Analytics: When To Pay Attention To The Numbers & When To Trash Them
One reason I appreciate social media a bit more than traditional public relations is because with social, you have numbers that can be tracked and connected to your hard work unlike PR which can be powerful of course but elusive in terms of being always trackable. Likes, updates, tweets, followers, shares, comments, pins, hashtag usage and more are all ways to show that you are making progress (or not) with your social media but what numbers do you track and do you ever not pay attention to the numbers? Good questions!
Let’s begin with what numbers you track. Within Facebook Pages alone, for example, you can download insights and literally look at thousands of numbers presented in multiple ways much like google analytics so before you try to assess and report, go back to asking yourself these basic questions because once you have your answers, it should be relatively easy to pinpoint what numbers will be the most meaningful:
1. What are my long term goals for my brand?
2. What are my short term goals for the brand?
3. Who am I trying to reach?
4. Am I linking the above to my social media efforts?
If your long term goal for your brand’s online approach is to continue increasing brand exposure and your short term goal is to roll out a new product to present and new like-minded customers, then simply tracking how many more likes and follows you are receiving as well as comments and shares on Facebook, responses or retweets on Twitter, repins on Pinterest, likes/comments on Instagram as well as hashtag usage on all networks will tell you if you are on the right track or not.
But what if your long term goal slightly varies in that you still want to increase brand exposure and you still want to roll out a new product but you want to reach a completely new customer….a new demographic? This is where the numbers game gets tricky and where an experienced social media strategist brings value. Let me give you an example. An eco-brand we worked with had a core group of customers that were 100% engaged in a sustainable lifestyle but the brand wanted to increase exposure (and sales) by also reaching out to a more “everyday” person…someone who considered an eco-lifestyle valuable but didn’t live by it all of the time. We did many things to appeal to and bring on this new demo and I knew we found success by the kind of comments we began to receive especially on Facebook. These new followers, as they engaged with the brand, shared bits and pieces of their lifestyle which gave us hints that we had reached this new consumer. The numbers didn’t pick this up initially and some of the older followers started to fall off a bit which happens when you slightly vary your marketing approach so as we brought on the new followers the actual likes on the Facebook page deceivingly stayed the same when looking at the number showcased on the actual page. To the naked eye, we had not gained ground and might very well have been losing traction but close human observation told us otherwise so we stayed our ground and continued to move forward in this new direction of appealing to the general consumer which eventually revealed itself through the best numbers of all, increased sales.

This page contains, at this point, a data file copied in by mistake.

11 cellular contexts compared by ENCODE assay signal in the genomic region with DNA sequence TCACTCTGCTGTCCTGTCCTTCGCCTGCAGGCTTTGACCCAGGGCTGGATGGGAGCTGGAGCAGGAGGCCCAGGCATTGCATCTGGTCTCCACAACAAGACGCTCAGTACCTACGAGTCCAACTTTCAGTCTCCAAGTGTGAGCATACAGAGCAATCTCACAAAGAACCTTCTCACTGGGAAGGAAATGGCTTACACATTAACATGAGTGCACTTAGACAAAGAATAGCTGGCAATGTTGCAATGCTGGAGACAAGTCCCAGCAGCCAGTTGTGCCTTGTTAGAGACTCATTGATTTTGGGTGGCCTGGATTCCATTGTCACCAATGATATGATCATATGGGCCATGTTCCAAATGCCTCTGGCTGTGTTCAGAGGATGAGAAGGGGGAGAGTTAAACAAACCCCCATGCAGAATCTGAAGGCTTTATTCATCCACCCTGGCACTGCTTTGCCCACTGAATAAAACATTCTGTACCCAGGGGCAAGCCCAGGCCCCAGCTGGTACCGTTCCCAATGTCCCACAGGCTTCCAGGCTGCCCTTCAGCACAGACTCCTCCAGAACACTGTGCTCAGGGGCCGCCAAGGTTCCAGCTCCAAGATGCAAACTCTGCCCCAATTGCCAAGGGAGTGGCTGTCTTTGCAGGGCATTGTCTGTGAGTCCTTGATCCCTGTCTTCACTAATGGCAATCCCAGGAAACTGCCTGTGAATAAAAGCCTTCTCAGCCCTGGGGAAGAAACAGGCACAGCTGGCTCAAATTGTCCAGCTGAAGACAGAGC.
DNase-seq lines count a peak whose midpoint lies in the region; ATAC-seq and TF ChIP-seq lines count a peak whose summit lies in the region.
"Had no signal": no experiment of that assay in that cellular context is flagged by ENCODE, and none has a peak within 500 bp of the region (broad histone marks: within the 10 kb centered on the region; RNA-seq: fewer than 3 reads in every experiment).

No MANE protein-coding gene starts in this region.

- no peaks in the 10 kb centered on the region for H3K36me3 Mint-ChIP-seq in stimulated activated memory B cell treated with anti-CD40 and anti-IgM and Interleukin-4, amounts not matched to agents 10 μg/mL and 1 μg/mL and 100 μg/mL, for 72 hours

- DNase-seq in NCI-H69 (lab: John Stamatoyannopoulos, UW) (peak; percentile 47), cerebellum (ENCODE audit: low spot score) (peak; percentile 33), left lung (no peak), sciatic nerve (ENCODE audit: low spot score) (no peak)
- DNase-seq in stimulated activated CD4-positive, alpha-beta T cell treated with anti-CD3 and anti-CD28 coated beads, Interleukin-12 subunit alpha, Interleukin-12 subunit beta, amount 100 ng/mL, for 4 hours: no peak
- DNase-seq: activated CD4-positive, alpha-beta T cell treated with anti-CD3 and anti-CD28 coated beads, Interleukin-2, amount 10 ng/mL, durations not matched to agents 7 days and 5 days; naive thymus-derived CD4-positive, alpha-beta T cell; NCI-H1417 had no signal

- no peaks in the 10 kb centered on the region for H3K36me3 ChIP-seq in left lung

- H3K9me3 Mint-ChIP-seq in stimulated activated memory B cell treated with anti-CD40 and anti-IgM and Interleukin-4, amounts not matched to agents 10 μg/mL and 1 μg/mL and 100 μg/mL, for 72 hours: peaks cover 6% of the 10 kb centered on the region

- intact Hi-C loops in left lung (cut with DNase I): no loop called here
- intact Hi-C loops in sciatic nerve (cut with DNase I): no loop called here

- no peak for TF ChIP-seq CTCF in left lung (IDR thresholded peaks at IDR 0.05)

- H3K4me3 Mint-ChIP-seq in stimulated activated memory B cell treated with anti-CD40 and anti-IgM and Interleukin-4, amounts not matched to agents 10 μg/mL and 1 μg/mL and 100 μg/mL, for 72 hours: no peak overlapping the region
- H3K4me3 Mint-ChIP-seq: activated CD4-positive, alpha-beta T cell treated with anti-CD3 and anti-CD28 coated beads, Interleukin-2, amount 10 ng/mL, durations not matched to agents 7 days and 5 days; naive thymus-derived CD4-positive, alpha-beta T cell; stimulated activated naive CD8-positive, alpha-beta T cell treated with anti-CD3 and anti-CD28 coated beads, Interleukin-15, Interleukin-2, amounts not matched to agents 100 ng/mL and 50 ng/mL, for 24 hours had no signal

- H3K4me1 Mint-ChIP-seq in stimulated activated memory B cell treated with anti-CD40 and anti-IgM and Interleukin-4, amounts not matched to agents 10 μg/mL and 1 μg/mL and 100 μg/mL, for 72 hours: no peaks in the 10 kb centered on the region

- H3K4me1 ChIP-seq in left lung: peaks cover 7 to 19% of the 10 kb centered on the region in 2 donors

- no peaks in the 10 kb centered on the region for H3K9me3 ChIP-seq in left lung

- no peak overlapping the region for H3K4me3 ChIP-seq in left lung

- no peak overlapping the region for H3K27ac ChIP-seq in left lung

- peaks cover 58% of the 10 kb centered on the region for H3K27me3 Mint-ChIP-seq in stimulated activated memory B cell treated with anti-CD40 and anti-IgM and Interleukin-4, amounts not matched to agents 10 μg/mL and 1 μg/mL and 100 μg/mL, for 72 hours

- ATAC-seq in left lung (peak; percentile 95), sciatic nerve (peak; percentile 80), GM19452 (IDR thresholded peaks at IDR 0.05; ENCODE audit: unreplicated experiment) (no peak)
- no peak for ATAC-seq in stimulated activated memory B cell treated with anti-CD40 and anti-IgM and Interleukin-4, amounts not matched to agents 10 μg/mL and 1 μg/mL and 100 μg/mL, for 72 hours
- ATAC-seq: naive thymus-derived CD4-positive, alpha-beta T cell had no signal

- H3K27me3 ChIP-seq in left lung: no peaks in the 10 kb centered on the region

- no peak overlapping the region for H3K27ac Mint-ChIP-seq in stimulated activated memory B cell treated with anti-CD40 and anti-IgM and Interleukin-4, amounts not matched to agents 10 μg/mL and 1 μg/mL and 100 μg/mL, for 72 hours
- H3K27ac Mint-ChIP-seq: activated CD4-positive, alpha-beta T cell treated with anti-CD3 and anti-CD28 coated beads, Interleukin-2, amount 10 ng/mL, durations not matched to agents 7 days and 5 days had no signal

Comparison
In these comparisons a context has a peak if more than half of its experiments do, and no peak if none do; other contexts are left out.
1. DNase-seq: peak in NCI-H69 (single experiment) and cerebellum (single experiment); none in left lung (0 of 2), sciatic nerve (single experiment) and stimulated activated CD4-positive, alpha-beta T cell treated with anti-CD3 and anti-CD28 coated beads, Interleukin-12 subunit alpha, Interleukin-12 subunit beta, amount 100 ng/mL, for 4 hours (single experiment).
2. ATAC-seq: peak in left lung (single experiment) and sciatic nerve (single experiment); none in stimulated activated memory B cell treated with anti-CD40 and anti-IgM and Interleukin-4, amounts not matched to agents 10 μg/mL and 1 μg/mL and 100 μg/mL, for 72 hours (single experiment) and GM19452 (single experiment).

So to answer both of the questions from above, for sure keep tracking your numbers for every social channel you participate in but don’t forget to use your listening skills and include your own observations when pulling together your final reports because it’s the combination of the two that help you track trends and achieve long term brand goals.
-Valorie Luther, Founder Creative Concepts
(image from Flickr via @laineysrepertoire)